But when the country was locked down, Denetim’s turnover halved, Mr Khiwani told The National.

“Welcome to life. It just goes on,” said the 37-year-old cheerfully.

Some of his staff could not afford to be so positive.

“I had no work for months. It was a very difficult time. All my savings had dried up,” said Mohit Chaprana, 34, of New Delhi.

Five years ago, Mr Chaprana was helping his father to run his mobile shop when he switched to working as a bouncer after getting into bodybuilding.

“I was a gym freak and this job pays decent money,” said Mr Chaprana, who supports his parents as well as his wife and two sons, 11 and nine.

“I was working with a paper mill owner as a bouncer and driver before the pandemic for over a year. My salary was 22,000 rupees plus overtime. It was a decent sum for me.

“When the pandemic hit, there was a sudden lockdown and my boss asked me to stop coming to work. It was so sudden I did not know what to do. I lost my job.

“I have children to look after, my old parents to take care of but I had no money to even feed them. It was the worst phase of my life. I was shattered.”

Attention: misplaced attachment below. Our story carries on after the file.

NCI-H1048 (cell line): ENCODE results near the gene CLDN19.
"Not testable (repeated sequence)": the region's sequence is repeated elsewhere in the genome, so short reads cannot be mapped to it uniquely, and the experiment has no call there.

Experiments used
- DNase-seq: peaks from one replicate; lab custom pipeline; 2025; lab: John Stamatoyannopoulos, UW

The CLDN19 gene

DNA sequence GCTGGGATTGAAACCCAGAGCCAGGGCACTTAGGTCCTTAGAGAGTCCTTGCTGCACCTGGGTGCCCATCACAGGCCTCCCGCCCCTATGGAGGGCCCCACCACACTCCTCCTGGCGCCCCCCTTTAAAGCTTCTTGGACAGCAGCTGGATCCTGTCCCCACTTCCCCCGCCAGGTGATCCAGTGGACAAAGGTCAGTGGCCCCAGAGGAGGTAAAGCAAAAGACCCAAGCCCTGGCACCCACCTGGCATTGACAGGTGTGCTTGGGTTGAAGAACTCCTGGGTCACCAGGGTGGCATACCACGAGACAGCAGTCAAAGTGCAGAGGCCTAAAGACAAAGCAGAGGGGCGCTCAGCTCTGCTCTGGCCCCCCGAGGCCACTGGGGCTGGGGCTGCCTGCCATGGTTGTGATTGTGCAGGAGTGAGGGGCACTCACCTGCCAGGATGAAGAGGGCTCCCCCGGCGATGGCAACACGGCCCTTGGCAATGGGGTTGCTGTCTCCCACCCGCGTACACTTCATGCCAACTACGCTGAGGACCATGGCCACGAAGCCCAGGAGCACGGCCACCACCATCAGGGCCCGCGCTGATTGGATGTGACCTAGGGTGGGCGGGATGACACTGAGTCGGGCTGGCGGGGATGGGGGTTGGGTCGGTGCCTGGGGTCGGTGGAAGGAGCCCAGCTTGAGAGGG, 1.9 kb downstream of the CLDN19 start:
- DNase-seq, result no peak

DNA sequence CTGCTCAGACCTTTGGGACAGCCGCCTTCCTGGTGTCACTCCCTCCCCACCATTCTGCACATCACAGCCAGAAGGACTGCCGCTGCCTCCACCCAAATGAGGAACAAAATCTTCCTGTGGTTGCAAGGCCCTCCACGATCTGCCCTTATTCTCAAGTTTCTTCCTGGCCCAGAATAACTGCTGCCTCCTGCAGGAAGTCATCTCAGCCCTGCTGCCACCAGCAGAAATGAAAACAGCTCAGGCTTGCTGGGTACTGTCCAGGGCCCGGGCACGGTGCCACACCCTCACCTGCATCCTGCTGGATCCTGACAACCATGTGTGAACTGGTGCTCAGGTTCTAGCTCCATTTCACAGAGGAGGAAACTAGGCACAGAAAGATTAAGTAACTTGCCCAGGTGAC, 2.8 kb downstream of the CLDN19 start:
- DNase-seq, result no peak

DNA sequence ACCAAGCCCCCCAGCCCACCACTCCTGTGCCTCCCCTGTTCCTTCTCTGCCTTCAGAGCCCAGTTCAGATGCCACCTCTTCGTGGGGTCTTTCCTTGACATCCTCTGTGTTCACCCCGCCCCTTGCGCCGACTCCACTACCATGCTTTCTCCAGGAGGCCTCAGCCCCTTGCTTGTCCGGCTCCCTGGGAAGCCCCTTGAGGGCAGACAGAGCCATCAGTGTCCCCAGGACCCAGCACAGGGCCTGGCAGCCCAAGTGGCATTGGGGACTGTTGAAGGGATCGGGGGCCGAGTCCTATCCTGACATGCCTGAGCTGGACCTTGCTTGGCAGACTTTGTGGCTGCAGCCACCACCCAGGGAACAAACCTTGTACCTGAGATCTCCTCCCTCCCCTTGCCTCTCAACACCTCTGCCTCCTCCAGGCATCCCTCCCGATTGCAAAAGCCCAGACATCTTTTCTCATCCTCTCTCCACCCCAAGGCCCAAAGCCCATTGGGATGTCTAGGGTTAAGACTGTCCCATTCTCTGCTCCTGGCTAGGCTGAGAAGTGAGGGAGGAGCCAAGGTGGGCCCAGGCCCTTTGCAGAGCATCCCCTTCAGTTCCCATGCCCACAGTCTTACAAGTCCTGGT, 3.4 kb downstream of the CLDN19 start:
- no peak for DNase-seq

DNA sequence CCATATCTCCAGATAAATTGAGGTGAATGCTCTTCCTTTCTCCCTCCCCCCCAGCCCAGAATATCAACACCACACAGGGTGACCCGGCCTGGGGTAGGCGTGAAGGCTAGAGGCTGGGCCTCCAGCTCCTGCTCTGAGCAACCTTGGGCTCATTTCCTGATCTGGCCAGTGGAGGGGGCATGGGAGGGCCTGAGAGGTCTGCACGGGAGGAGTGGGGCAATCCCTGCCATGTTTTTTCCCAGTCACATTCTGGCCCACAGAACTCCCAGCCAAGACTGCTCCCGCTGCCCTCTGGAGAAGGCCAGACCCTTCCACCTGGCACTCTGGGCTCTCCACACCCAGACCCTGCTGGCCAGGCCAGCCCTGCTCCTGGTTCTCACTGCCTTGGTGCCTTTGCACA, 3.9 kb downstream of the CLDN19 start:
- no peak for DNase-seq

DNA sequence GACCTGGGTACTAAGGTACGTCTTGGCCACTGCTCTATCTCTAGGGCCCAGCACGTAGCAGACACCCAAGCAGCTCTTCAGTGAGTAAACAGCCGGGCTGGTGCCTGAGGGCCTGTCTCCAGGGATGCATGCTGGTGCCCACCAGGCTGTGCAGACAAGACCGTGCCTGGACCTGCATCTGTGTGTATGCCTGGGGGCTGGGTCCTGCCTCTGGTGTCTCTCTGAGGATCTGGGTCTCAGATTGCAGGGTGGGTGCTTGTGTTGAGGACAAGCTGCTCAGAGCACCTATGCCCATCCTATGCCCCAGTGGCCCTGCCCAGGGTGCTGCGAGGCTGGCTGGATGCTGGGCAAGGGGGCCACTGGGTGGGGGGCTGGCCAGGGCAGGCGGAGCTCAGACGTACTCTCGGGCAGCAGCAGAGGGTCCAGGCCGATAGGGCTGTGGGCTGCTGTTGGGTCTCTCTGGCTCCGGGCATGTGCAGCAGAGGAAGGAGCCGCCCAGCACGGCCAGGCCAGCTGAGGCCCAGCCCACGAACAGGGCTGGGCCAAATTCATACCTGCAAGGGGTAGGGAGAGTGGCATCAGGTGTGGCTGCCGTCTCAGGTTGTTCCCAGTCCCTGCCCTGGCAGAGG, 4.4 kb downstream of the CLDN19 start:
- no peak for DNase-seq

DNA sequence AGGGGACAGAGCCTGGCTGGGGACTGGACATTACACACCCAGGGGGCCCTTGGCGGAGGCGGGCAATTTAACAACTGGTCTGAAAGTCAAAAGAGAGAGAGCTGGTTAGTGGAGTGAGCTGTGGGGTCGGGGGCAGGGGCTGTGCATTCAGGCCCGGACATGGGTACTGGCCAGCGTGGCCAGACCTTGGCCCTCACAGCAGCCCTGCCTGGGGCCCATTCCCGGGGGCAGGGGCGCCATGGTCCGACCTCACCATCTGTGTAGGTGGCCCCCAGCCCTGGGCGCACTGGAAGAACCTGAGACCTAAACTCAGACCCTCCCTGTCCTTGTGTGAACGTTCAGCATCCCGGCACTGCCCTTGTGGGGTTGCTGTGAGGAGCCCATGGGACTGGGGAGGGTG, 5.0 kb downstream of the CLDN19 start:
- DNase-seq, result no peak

Without money to pay for schooling, Mr Chaprana persuaded his children’s school to continue classes without fees.

“They agreed for a few months but then I had to take them out of the school,” he said.

“I was desperate. I drove motorbikes to deliver food for eight to 10 hours a day, but that wasn’t enough. When the lockdown was relaxed later – in October last year – I joined a showroom as a security officer but there was another lockdown this year and I was again out of work.”

The Centre for Monitoring Indian Economy reported that about 21 million people lost their jobs between April and August 2020. It said more than 1.5 million people became jobless in August 2021 alone.

India lost 15.45 trillion rupees of retail trade during its peak Covid-19 period during April and May 2021, industry body Confederation of All India Traders said.

But Mr Jain, who owed 60,000 rupees, was able to clear his loan.

“Thankfully I have repaid [the loan] since starting work again,” he said. “I have started working on events, mainly weddings, and will be joining my past job in December. I get 2,500 rupees per day for eight hours at events.

“I am hopeful that now with India opening up borders for foreigners, I will get more work and earn more.”

But the threat of another wave of coronavirus – and another lockdown – remains.

“I am happy that the world is opening up again but there is always this fear of instability," said Mr Chaprana, who started a new job in September as a bouncer and driver for a factory owner in Delhi.

“The future is unpredictable and there are still many cases of Covid in the city. Now, there are talks of a lockdown to control pollution in the city. I am worried about losing my job again.”

Updated: November 22nd 2021, 3:09 AM